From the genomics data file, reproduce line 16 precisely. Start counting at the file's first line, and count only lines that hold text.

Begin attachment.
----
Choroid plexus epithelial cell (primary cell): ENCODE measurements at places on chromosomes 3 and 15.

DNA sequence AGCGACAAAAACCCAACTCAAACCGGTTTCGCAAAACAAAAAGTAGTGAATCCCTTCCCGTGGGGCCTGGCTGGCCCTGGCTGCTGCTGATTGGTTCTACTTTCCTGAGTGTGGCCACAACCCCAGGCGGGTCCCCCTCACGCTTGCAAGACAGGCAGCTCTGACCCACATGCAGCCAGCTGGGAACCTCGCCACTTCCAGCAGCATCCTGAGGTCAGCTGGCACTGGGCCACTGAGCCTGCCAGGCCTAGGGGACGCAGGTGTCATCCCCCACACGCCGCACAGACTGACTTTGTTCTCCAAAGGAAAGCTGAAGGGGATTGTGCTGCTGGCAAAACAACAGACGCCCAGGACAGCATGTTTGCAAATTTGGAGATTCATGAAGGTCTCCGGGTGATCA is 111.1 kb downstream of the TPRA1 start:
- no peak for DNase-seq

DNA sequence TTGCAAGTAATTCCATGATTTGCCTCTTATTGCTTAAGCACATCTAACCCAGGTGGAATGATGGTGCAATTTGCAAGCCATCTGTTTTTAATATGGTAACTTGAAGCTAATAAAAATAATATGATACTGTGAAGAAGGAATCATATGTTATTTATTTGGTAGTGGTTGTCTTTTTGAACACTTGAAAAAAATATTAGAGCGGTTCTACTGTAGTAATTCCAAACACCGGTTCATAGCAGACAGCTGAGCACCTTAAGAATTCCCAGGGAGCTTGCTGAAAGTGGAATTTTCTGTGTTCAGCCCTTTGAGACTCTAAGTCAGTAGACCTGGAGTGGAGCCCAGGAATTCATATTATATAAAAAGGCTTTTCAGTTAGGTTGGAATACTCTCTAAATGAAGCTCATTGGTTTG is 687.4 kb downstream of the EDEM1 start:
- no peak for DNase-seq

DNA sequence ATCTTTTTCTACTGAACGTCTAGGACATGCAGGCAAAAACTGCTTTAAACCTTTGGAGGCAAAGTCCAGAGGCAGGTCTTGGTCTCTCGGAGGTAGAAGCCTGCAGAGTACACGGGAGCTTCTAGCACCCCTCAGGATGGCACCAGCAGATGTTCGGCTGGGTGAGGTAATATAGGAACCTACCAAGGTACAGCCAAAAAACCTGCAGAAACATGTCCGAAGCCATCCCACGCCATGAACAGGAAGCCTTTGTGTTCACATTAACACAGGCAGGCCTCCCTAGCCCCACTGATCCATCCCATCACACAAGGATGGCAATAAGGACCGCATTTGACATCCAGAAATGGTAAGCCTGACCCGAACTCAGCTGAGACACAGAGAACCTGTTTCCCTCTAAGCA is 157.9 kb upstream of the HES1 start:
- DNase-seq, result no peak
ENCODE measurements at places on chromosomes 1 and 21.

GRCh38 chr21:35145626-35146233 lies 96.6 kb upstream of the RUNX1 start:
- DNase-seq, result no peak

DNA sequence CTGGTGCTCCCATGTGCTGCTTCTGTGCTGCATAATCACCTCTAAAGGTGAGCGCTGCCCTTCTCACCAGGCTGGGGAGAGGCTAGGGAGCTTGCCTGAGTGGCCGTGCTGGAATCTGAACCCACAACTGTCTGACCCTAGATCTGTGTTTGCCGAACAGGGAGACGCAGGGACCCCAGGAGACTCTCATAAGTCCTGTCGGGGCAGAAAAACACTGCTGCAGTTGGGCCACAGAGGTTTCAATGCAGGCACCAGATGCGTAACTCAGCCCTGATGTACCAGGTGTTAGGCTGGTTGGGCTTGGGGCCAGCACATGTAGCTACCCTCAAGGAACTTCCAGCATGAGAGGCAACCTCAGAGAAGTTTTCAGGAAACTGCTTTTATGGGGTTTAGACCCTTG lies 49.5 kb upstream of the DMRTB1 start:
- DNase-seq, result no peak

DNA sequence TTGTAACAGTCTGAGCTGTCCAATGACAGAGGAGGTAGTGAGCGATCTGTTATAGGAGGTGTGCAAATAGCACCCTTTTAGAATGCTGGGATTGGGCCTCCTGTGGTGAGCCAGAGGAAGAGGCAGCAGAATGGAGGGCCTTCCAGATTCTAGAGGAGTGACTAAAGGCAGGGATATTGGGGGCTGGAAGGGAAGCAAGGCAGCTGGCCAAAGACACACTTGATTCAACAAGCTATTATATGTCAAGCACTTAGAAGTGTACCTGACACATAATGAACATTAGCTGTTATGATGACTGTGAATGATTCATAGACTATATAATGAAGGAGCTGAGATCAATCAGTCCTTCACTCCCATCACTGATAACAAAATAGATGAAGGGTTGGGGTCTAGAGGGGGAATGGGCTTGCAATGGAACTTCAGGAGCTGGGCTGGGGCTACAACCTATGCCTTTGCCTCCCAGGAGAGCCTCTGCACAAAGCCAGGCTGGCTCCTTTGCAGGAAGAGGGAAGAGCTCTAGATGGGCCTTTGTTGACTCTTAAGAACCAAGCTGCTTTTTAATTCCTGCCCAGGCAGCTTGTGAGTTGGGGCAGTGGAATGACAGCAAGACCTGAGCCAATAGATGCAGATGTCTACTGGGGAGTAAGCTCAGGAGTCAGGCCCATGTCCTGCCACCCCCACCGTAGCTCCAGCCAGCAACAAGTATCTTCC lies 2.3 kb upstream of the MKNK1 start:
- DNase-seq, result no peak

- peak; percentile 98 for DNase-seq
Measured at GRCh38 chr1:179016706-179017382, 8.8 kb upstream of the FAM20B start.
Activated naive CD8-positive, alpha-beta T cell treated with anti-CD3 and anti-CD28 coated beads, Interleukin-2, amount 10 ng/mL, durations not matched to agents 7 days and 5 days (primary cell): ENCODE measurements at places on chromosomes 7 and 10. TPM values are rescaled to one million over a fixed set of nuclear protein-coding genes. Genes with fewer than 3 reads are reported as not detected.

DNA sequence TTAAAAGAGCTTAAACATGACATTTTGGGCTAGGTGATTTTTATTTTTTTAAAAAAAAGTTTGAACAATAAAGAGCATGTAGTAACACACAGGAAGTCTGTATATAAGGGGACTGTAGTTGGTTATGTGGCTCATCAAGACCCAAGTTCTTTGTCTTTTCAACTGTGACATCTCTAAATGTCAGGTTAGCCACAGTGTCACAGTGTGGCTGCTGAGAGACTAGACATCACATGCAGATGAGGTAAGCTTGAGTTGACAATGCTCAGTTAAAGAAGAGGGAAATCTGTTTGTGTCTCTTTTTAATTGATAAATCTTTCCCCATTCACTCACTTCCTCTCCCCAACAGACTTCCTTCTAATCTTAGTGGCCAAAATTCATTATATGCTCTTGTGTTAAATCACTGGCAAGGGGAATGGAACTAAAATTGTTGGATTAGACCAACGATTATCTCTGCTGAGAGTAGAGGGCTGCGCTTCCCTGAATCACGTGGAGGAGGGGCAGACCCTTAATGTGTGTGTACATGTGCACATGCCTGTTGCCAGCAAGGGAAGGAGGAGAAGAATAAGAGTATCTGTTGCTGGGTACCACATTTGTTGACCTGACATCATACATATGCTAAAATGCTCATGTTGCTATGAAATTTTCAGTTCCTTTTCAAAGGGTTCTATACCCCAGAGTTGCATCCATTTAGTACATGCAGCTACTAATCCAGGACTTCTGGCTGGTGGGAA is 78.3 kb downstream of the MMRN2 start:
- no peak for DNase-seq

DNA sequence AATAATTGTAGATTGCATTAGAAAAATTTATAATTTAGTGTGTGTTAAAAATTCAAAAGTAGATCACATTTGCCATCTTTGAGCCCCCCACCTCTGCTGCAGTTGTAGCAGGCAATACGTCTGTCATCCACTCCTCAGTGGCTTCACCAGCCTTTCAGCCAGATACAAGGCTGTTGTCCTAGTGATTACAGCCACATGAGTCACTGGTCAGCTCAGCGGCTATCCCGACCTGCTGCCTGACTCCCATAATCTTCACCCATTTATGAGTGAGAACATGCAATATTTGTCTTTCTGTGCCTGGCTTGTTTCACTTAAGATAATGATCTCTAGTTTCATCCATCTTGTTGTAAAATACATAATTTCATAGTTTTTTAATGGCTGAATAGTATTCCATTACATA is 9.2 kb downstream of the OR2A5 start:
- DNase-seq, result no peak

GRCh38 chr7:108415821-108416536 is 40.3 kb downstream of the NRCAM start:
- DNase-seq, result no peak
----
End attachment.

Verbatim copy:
Measured at GRCh38 chr1:179016706-179017382, 8.8 kb upstream of the FAM20B start.